Off the Board, Opinion

‘Where We Were’: From reality to memory

This summer, McGill’s Tuesday Night Cafe Theatre, a student-run, anglophone theatre company affiliated with McGill’s English department, screened the short film Where We Were. The film feels reminiscent of the COVID-19 outbreak as the story makes connections between how people process memories of large-scale catastrophes and our current reality. This film takes on special meaning during the pandemic, as it inspires the viewer to reflect on how to react and live following a world-altering event. 

While watching this film, memories flooded back to me of when I first heard about the COVID-19 outbreak in China. Although I was in Montreal, the shock and fear I felt for my friends and family remain deeply rooted in my memory. It began as a terrifying rumour spread on WeChat. Immersed in the joy of the Lunar New Year festivities, most people did not take the rumours seriously. But then, the government confirmed the “rumour.” Cities were placed under lock-down, shopping malls and small businesses closed, and my mom even lost her part-time job at the popcorn store. The parallels between the characters and the audience, such as their age and place in the world, immerse the audience in the narrative world of the film. 

The Lunar New Year should have been the most delightful and exciting time in China. But instead, the streets laid empty and quiet, deserted because everyone was isolated at home. However, I did not foresee how quickly things would get out of control and how differently people around the world would experience this pandemic. Although things are slowly getting better in many parts of the world, the shadow of COVID-19 still affects our lives in ways. The various racial, gender, and class backgrounds of Who We Were’s five characters impact the way they experience and remember the same event—also shaping how they react to and process it. The film then explores how reality transitions into collective memory, a phenomenon that we are all undergoing during the pandemic.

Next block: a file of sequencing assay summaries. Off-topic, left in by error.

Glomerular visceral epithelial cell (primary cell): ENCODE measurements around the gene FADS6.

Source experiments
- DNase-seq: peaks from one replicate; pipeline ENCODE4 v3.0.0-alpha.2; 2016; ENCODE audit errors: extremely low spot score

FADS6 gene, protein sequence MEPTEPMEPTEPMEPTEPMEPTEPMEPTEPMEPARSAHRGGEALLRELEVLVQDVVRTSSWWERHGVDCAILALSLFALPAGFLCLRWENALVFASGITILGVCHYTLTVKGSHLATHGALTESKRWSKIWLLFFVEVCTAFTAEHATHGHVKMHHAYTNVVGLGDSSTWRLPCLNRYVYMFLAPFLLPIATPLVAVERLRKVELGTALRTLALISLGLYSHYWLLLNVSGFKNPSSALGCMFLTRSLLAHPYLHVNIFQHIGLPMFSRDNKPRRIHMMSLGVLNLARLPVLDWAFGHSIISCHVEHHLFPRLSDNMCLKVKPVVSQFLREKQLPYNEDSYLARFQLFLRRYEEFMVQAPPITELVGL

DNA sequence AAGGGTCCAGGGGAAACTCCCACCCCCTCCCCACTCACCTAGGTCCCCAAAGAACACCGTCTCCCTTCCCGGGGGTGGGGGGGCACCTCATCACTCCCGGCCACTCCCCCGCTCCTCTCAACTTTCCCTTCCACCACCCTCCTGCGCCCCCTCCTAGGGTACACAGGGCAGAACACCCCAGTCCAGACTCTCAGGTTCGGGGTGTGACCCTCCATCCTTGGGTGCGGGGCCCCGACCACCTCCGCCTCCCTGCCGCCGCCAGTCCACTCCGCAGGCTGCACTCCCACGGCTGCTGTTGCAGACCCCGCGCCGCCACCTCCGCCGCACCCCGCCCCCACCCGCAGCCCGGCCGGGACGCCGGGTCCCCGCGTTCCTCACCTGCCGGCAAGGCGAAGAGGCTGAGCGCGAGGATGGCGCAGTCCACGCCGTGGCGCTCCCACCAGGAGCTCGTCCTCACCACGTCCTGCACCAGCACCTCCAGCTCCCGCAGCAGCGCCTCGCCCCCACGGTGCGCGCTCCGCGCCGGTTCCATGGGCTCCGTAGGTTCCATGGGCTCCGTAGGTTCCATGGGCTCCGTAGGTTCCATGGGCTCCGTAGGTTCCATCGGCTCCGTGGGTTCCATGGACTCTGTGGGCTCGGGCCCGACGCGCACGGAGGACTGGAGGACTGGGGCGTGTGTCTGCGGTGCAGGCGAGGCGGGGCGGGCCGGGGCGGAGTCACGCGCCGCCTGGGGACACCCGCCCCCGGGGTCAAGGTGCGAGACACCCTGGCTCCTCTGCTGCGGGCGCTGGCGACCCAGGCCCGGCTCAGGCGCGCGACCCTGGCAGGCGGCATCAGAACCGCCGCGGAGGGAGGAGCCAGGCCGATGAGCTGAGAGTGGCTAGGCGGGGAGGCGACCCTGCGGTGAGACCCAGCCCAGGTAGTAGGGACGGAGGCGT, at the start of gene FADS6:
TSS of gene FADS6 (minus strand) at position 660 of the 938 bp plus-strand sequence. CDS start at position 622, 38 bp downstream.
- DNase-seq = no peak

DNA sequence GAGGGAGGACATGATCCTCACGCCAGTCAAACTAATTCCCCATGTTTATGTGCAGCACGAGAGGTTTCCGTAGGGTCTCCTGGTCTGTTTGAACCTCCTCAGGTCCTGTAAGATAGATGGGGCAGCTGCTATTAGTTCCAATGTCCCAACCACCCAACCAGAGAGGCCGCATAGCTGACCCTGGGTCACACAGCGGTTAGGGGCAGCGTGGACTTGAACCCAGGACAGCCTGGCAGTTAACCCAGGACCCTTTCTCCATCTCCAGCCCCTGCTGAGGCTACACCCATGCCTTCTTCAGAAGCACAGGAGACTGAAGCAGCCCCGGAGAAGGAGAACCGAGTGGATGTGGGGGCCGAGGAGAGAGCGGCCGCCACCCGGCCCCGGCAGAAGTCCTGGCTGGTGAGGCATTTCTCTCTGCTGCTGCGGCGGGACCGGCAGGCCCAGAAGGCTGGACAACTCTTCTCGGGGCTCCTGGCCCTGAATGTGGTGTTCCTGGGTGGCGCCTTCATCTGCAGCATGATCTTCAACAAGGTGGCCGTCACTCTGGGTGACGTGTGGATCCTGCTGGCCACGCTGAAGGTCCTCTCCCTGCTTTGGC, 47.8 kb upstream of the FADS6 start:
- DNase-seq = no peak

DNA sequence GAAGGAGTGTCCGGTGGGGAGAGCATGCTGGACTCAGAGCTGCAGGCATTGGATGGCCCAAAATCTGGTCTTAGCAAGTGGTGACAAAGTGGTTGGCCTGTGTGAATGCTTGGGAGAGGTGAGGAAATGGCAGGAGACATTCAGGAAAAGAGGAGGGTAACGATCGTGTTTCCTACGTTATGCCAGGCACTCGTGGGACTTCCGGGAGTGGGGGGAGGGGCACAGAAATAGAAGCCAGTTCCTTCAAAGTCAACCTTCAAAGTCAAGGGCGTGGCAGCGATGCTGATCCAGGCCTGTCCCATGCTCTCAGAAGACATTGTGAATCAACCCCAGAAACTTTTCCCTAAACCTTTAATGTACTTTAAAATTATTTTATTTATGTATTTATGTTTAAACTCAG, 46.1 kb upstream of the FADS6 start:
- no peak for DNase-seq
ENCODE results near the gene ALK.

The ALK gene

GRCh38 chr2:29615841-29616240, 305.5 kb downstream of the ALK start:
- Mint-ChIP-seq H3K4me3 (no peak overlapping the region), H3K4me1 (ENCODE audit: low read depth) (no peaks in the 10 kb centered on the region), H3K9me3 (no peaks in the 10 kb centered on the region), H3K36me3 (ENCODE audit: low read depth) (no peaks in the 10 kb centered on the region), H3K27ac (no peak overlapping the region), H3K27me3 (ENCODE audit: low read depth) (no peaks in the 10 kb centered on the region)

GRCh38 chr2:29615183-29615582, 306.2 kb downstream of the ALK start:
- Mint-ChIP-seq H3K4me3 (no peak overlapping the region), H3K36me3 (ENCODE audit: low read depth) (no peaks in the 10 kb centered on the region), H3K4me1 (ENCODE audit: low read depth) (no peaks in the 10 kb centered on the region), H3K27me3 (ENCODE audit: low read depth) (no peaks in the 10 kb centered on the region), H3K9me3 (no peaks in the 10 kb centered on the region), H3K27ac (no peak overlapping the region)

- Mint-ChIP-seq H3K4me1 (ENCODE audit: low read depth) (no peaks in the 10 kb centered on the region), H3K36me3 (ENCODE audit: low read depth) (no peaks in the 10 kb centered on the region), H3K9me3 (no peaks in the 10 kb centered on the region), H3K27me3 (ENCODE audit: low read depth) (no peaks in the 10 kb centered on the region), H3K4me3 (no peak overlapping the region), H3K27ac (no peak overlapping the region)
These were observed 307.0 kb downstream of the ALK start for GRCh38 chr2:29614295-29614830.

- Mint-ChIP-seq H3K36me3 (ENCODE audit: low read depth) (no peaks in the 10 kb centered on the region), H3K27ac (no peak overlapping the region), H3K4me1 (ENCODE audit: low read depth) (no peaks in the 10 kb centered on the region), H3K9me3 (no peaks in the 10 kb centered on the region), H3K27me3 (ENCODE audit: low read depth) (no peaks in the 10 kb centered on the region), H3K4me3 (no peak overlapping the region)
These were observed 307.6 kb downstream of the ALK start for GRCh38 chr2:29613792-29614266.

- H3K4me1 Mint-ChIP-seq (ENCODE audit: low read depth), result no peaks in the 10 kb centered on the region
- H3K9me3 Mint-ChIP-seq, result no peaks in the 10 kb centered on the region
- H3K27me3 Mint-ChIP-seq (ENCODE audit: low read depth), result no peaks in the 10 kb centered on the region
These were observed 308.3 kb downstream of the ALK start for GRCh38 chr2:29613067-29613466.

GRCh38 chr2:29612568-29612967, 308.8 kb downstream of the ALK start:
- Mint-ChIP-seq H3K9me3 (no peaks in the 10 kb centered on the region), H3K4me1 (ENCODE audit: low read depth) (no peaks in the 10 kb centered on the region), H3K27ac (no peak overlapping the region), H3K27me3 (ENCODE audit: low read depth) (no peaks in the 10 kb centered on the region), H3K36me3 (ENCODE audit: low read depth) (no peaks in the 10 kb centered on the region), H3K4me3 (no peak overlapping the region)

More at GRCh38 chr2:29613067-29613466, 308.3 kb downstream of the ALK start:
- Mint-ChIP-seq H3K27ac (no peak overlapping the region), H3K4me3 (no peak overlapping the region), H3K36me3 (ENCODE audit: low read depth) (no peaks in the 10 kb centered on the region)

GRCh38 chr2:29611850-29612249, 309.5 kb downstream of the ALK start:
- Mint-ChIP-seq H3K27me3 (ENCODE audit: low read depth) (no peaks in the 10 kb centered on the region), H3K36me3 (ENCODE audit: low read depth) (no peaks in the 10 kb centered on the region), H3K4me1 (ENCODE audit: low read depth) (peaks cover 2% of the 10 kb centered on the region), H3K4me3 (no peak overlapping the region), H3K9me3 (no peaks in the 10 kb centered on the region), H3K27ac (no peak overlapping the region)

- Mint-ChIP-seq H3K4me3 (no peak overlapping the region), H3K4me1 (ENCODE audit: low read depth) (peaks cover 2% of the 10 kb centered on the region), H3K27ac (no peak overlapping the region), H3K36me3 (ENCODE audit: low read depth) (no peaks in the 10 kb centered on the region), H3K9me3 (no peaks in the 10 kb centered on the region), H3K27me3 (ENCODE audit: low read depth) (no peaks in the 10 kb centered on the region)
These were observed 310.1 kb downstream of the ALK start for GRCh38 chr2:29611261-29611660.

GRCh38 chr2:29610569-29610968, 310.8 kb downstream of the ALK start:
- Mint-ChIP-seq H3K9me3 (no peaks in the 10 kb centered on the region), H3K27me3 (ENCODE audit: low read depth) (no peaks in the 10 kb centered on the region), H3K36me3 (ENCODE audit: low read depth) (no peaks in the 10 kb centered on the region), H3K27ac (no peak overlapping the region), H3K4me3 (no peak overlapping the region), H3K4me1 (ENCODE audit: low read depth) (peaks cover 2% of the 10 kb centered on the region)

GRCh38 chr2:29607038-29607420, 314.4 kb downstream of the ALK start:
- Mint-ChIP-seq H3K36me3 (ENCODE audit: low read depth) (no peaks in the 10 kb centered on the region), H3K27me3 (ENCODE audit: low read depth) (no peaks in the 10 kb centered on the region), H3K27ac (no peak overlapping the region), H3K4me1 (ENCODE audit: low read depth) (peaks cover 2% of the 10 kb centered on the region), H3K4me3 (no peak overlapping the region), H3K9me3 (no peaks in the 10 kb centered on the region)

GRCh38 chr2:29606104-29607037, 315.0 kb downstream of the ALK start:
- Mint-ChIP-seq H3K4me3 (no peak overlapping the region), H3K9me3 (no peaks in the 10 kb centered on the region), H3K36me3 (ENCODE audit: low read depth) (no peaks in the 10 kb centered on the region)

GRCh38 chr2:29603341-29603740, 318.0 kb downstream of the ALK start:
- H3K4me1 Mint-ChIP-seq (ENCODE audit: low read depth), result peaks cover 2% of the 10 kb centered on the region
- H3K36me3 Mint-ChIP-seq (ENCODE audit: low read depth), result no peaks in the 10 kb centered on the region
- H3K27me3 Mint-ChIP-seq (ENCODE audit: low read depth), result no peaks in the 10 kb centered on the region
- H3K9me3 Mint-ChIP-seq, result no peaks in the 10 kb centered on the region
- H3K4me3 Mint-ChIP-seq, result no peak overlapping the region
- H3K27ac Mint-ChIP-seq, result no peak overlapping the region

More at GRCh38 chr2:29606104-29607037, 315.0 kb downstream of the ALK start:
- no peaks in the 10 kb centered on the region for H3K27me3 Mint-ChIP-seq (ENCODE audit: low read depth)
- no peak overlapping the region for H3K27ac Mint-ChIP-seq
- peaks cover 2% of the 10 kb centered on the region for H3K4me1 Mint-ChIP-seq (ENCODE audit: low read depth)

There is one character named Nikki that I particularly empathize with. Nikki is an immigrant who might never get the chance to see her father again due to the undisclosed event in the film. Similar to the real world, when COVID-19 became a global health crisis, travelling between countries became extremely difficult. Many friends of mine still cannot return to their homes in China because of limited flights and increased prices. Besides, different countries’ policies regarding travelling abroad change so fast that even if one can manage to come home, there is no guarantee that they will be able to return to Canada in time to continue their studies. This is also why I have chosen to stay in Canada since the beginning of the pandemic. I have had to sacrifice the chance to see my family in China to avoid the risk of not completing my degree on time. 

Due to the ongoing pandemic, all productions of the McGill Tuesday Night Cafe Theatre were adapted to virtual formats. Where We Were was an experimental pandemic film production, with intriguing production techniques that combine Zoom recordings and in-person shots. As we move into the post-pandemic world, restrictions will ease, and with this comes changes to how this time will be remembered. Knowing that we have gotten to a point where media and film reflect and represent our lives during the pandemic only strengthens the theme of the film, revealing the plurality of ways different situations can be experienced by different people.

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